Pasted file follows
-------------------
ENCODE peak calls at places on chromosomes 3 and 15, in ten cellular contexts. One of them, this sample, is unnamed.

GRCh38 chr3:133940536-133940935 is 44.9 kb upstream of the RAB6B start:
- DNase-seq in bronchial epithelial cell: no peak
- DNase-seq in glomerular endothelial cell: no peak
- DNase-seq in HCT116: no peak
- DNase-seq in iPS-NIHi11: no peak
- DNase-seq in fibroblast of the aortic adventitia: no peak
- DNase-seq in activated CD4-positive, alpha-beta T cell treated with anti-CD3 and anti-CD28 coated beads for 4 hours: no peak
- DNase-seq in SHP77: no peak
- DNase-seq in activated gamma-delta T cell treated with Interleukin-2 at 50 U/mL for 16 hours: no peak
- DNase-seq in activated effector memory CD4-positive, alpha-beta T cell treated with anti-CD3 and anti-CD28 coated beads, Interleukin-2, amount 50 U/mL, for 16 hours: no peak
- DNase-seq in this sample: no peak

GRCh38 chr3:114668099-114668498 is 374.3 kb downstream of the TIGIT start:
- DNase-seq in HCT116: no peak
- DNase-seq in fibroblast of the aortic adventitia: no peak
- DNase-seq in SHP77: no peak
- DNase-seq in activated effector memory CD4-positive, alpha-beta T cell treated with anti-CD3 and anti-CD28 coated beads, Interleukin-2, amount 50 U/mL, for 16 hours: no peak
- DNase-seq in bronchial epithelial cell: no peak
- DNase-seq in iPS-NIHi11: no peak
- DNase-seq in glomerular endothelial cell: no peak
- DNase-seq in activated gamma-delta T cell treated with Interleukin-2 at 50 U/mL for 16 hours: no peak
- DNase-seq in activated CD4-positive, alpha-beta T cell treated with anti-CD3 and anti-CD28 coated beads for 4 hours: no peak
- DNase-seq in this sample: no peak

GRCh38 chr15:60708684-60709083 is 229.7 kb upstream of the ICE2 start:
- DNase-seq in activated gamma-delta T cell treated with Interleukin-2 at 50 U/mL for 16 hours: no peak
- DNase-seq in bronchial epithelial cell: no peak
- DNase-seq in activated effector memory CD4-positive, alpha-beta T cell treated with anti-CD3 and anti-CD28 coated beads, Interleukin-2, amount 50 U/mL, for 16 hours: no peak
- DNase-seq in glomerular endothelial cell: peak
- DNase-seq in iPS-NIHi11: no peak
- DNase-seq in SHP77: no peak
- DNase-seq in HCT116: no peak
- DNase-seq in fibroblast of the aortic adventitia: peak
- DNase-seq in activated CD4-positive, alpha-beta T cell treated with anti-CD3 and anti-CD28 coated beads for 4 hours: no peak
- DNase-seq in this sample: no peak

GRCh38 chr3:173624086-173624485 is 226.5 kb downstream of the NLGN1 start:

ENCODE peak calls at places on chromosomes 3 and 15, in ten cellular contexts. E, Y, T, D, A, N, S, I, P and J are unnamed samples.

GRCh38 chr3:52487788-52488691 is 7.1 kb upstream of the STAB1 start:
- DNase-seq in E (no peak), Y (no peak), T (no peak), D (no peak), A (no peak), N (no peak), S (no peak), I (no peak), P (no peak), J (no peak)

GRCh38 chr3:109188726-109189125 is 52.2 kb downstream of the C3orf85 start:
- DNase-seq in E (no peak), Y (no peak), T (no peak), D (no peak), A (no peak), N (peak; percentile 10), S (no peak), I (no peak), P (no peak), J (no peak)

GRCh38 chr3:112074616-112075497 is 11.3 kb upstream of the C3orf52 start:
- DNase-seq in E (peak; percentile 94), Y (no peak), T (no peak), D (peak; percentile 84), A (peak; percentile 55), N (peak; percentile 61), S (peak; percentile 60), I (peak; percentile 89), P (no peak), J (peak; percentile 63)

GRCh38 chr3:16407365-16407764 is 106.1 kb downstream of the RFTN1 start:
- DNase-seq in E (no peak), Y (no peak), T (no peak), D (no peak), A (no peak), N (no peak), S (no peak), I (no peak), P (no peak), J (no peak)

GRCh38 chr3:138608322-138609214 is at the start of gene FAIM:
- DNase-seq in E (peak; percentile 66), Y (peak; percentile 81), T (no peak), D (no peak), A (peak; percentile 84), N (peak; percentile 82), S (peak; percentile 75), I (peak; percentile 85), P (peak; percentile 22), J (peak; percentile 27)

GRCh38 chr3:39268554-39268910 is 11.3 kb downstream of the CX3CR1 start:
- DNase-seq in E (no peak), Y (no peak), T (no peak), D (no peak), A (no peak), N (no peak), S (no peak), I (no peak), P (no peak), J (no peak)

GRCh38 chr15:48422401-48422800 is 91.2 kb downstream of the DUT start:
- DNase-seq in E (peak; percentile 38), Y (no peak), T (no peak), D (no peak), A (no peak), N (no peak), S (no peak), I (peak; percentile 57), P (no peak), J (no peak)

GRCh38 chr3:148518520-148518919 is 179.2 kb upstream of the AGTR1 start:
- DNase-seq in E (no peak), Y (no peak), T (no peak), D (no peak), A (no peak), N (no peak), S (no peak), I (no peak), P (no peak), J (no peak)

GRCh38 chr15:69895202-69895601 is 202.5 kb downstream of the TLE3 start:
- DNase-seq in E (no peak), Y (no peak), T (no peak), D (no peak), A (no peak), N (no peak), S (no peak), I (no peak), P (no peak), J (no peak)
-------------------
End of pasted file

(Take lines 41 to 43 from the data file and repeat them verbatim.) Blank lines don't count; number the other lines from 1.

GRCh38 chr3:112074616-112075497 is 11.3 kb upstream of the C3orf52 start:
- DNase-seq in E (peak; percentile 94), Y (no peak), T (no peak), D (peak; percentile 84), A (peak; percentile 55), N (peak; percentile 61), S (peak; percentile 60), I (peak; percentile 89), P (no peak), J (peak; percentile 63)

GRCh38 chr3:16407365-16407764 is 106.1 kb downstream of the RFTN1 start: